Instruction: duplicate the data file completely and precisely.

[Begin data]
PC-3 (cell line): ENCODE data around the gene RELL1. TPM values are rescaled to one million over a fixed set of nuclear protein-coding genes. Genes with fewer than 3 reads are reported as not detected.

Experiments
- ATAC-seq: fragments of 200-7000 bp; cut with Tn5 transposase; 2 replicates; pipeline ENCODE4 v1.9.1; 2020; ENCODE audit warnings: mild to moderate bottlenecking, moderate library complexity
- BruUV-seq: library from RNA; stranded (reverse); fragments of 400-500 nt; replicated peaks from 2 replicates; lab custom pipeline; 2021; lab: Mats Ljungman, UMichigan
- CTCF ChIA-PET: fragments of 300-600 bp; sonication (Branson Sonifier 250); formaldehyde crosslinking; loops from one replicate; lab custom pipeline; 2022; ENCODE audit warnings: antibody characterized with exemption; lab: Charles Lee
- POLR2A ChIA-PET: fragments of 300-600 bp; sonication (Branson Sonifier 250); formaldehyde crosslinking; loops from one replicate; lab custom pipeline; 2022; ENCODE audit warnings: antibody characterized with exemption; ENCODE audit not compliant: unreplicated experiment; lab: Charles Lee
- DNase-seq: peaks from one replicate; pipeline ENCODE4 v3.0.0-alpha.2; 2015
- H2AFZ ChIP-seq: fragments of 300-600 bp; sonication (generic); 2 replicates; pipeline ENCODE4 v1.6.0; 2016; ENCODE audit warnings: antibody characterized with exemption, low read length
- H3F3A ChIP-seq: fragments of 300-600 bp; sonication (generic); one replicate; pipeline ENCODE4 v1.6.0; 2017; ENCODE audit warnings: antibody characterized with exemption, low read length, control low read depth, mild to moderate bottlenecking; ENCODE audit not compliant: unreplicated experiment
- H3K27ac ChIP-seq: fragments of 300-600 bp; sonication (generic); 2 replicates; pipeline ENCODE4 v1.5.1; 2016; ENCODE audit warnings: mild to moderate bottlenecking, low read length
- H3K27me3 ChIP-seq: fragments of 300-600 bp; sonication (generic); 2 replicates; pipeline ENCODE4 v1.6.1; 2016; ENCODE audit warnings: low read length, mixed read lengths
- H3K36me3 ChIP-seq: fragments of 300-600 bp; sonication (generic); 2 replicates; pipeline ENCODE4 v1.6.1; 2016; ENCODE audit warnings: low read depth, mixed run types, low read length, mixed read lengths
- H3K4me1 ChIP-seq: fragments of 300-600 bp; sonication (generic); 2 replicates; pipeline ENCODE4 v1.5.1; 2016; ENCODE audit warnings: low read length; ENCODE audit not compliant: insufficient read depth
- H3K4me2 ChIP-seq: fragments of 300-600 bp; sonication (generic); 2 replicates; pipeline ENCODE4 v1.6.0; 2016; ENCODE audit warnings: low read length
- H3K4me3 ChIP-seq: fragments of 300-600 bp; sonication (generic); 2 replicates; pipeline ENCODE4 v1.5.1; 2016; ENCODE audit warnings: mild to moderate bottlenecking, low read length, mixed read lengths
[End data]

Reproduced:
PC-3 (cell line): ENCODE data around the gene RELL1. TPM values are rescaled to one million over a fixed set of nuclear protein-coding genes. Genes with fewer than 3 reads are reported as not detected.

Experiments
- ATAC-seq: fragments of 200-7000 bp; cut with Tn5 transposase; 2 replicates; pipeline ENCODE4 v1.9.1; 2020; ENCODE audit warnings: mild to moderate bottlenecking, moderate library complexity
- BruUV-seq: library from RNA; stranded (reverse); fragments of 400-500 nt; replicated peaks from 2 replicates; lab custom pipeline; 2021; lab: Mats Ljungman, UMichigan
- CTCF ChIA-PET: fragments of 300-600 bp; sonication (Branson Sonifier 250); formaldehyde crosslinking; loops from one replicate; lab custom pipeline; 2022; ENCODE audit warnings: antibody characterized with exemption; lab: Charles Lee
- POLR2A ChIA-PET: fragments of 300-600 bp; sonication (Branson Sonifier 250); formaldehyde crosslinking; loops from one replicate; lab custom pipeline; 2022; ENCODE audit warnings: antibody characterized with exemption; ENCODE audit not compliant: unreplicated experiment; lab: Charles Lee
- DNase-seq: peaks from one replicate; pipeline ENCODE4 v3.0.0-alpha.2; 2015
- H2AFZ ChIP-seq: fragments of 300-600 bp; sonication (generic); 2 replicates; pipeline ENCODE4 v1.6.0; 2016; ENCODE audit warnings: antibody characterized with exemption, low read length
- H3F3A ChIP-seq: fragments of 300-600 bp; sonication (generic); one replicate; pipeline ENCODE4 v1.6.0; 2017; ENCODE audit warnings: antibody characterized with exemption, low read length, control low read depth, mild to moderate bottlenecking; ENCODE audit not compliant: unreplicated experiment
- H3K27ac ChIP-seq: fragments of 300-600 bp; sonication (generic); 2 replicates; pipeline ENCODE4 v1.5.1; 2016; ENCODE audit warnings: mild to moderate bottlenecking, low read length
- H3K27me3 ChIP-seq: fragments of 300-600 bp; sonication (generic); 2 replicates; pipeline ENCODE4 v1.6.1; 2016; ENCODE audit warnings: low read length, mixed read lengths
- H3K36me3 ChIP-seq: fragments of 300-600 bp; sonication (generic); 2 replicates; pipeline ENCODE4 v1.6.1; 2016; ENCODE audit warnings: low read depth, mixed run types, low read length, mixed read lengths
- H3K4me1 ChIP-seq: fragments of 300-600 bp; sonication (generic); 2 replicates; pipeline ENCODE4 v1.5.1; 2016; ENCODE audit warnings: low read length; ENCODE audit not compliant: insufficient read depth
- H3K4me2 ChIP-seq: fragments of 300-600 bp; sonication (generic); 2 replicates; pipeline ENCODE4 v1.6.0; 2016; ENCODE audit warnings: low read length
- H3K4me3 ChIP-seq: fragments of 300-600 bp; sonication (generic); 2 replicates; pipeline ENCODE4 v1.5.1; 2016; ENCODE audit warnings: mild to moderate bottlenecking, low read length, mixed read lengths